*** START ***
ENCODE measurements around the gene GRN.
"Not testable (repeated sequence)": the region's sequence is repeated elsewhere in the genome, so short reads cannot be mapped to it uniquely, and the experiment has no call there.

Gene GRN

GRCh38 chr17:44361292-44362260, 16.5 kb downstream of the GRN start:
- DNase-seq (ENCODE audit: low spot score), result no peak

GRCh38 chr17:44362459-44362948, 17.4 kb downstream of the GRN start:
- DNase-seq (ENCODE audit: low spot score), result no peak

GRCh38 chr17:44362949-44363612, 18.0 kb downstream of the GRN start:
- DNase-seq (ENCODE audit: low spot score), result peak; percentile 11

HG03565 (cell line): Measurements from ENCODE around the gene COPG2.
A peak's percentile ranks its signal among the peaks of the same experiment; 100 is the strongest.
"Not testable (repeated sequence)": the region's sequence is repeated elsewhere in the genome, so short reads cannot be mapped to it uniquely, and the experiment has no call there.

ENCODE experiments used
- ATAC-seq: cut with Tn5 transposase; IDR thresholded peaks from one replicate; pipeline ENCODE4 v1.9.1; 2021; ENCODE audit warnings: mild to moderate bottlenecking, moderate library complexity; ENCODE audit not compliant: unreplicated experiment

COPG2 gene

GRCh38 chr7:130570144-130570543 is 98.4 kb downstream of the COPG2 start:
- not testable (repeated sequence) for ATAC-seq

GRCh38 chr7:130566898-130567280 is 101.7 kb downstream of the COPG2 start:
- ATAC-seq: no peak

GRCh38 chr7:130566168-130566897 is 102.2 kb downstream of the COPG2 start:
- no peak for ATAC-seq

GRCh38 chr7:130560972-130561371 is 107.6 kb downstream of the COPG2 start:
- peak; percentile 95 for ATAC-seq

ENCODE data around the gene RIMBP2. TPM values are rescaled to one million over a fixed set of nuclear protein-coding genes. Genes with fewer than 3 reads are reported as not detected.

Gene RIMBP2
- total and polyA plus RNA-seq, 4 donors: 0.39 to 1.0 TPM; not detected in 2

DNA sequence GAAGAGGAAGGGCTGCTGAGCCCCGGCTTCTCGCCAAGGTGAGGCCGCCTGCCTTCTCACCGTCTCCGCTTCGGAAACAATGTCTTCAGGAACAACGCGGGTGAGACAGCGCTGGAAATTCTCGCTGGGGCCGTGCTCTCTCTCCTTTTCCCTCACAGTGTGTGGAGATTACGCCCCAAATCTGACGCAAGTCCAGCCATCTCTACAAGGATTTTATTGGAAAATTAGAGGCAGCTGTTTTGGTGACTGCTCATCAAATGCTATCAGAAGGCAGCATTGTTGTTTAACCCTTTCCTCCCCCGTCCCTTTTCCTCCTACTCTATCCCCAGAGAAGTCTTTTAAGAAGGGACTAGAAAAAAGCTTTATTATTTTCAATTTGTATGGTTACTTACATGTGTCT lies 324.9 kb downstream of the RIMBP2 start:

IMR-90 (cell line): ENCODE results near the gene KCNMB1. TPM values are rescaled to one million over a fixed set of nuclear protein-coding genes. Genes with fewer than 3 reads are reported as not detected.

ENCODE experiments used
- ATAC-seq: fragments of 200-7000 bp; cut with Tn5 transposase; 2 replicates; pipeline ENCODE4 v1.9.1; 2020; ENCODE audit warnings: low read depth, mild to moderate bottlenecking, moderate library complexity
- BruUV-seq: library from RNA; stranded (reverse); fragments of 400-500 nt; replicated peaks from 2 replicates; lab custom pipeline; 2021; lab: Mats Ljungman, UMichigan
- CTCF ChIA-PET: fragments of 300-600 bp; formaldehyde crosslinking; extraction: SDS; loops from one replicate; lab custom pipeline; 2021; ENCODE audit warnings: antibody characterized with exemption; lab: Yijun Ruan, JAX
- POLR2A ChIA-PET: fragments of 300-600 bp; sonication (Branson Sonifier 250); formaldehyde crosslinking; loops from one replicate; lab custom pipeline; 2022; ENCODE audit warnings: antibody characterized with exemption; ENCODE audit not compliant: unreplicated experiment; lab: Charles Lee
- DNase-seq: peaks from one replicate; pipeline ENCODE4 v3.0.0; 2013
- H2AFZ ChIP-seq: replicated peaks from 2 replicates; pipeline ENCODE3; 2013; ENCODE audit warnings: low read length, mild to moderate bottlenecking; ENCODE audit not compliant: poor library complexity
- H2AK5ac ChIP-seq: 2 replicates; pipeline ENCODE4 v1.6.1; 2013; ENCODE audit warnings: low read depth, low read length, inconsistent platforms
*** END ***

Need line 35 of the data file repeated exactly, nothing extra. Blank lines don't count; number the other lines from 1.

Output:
- H2AFZ ChIP-seq: replicated peaks from 2 replicates; pipeline ENCODE3; 2013; ENCODE audit warnings: low read length, mild to moderate bottlenecking; ENCODE audit not compliant: poor library complexity